Beyond Alignment: Applying Systems Thinking to Architecting Enterprises is a comprehensive reader about how enterprises can apply systems thinking in their enterprise architecture practice, for business transformation and for strategic execution. The book's contributors find that systems thinking is a valuable way of thinking about the viable enterprise and how to architect it. Edited by John Gøtze and Anders Jensen-Waud, the book features contributions from 32 international experts in the fields of systems thinking and enterprise architecture. Contributors: Adrian Campell, Alex Conn, Dennis Sherwood, Don deGuerre, Erik Perjons, Gene Bellinger, Harold Bud Lawson, Ilia Bider, Jack Ring, James Lapalme, James Martin, Jan Dietz, Jan Hoogervorst, Janne J. Korhonen, John Morecroft, Leo Laverdure, Linda Clod Præstholm, Mesbah Khan, Mikkel Stokbro Holst, Namkyu Park, Olov Östberg, Olusola O. Oduntan, Patrick Hoverstadt, Per Johannisson, Per-Arne Persson, Peter Sjølin, Rasmus Fischer Frost, Sally Bean, Tom Graves, and Tue Westmark Steensen.
- Enterprise Architecture - Systems Thinking -
9
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VSMod

VSMod is the software created to facilitate the application of the Organizational Cybernetics and more specifically the Viable System Model to the design or diagnosis of organizations from the point of view of their viability. VSMod helps, in first place, to design a new organization, by providing the means to create its structure and to guide the designer during the process of identification of the functions required for its viability, as well as the communication channels required by those functions to work properly. The other fundamental use is to help the diagnosis of any organization from the point of view of its viability.
- Systems Thinking -
8

MIT Conference on Systems Thinking for Contemporary Challenges

Addressing Complexity and Innovation in Healthcare, Education, and Product Development, October 24-25, 2011, Massachusetts Institute of Technology. Across industries and government organizations around the globe, a systems-based approach is increasingly seen as critical to addressing the urgent and complex problems we face today. For many organizations, the question is not whether to employ systems thinking, but how to apply it before it is too late. The Massachusetts Institute of Technology's annual Conference on Systems Thinking for Contemporary Challenges, sponsored by the System Design and Management Program, will focus on addressing complexity and innovation in healthcare, education, and product development. MIT has carefully chosen speakers not only for their expertise in addressing complex systems challenges, but also for their role in leading the implementation of the day-to-day tasks that produce results.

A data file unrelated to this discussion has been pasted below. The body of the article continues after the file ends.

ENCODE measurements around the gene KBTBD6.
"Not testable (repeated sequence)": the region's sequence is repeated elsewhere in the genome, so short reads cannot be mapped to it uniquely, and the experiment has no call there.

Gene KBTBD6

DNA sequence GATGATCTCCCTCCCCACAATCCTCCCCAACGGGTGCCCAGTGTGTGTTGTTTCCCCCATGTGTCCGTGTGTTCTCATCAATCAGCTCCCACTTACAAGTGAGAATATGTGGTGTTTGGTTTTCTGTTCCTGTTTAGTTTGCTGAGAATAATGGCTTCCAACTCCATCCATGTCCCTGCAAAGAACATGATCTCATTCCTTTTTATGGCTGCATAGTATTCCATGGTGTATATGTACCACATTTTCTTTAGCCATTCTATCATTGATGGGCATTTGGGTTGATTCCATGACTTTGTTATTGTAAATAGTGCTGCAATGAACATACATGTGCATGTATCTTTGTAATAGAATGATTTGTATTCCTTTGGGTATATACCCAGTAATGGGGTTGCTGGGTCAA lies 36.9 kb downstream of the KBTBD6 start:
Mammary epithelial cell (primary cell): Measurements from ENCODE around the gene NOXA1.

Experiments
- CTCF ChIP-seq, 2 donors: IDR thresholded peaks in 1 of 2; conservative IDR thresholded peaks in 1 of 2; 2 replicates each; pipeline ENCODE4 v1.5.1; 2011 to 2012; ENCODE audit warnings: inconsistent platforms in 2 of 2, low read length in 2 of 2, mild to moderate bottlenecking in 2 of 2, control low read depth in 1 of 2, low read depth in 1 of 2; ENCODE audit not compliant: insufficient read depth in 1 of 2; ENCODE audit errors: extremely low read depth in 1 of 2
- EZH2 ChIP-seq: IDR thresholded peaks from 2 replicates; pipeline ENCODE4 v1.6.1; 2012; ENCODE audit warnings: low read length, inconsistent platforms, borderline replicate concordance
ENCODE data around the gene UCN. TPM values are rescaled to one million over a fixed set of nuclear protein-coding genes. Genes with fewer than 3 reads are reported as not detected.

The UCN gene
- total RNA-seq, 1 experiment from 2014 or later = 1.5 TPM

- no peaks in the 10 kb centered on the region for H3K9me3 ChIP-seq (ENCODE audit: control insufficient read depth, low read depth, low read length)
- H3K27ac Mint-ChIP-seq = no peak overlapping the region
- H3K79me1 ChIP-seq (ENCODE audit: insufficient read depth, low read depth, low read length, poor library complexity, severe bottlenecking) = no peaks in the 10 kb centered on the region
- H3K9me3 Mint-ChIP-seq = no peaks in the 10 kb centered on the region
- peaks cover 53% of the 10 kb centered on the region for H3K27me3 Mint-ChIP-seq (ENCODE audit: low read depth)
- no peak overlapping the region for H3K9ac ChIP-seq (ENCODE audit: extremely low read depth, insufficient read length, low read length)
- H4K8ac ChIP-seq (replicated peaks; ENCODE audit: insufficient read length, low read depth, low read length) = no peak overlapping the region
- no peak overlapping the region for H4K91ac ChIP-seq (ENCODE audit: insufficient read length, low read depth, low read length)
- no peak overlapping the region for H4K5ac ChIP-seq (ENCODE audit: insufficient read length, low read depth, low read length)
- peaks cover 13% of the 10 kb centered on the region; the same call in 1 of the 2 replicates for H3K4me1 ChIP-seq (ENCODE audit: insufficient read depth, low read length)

- Systems Thinking -

Harold 'Bud' Lawson (2010)
A Journey Through the Systems Landscape

Systems are everywhere and affect us daily in our private and professional lives. We all use the word system to describe something that is essential but often abstract, complex and even mysterious. However, learning to utilize system concepts as first class objects as well as methodologies for systems thinking and systems engineering provides a basis for removing the mystery and moving towards mastery even for complex systems. This journey through the Systems Landscape has been developed to promote learning to think and act in terms of systems. A unique aspect is the introduction of concrete system semantics provided as a "system survival kit" and based upon a limited number of concepts and principles as well as a mental model called the system-coupling diagram. This discipline independent presentation assists individuals and is essential for building a learning organization that can utilize a systems approach to achieving its enterprise goals. The eight chapters are presented as stops along a journey that successively build system knowledge. Each chapter terminates with a Knowledge Verification section that provides questions and exercises for individuals and groups. Case studies reflecting the utilization of the system related concepts, principles and methodologies are provided as chapter interludes.
- Systems Thinking -
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Peter Senge (2006)
The Fifth Discipline: The art and practice of the learning organization: Second edition

Peter Senge, founder and director of the Society for Organisational Learning and senior lecturer at MIT, has found the means of creating a 'learning organisation'. In The Fifth Discipline, he draws the blueprints for an organisation where people expand their capacity to create the results they truly desire, where new and expansive patterns of thinking are nutured, where collective aspiration is set free, and where people are contually learning together. The Fifth Discipline fuses these features together into a coherent body of theory and practice, making the whole of an organisation more effective than the sum of its parts.
- Systems Thinking -
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Forget your people - real leaders act on the system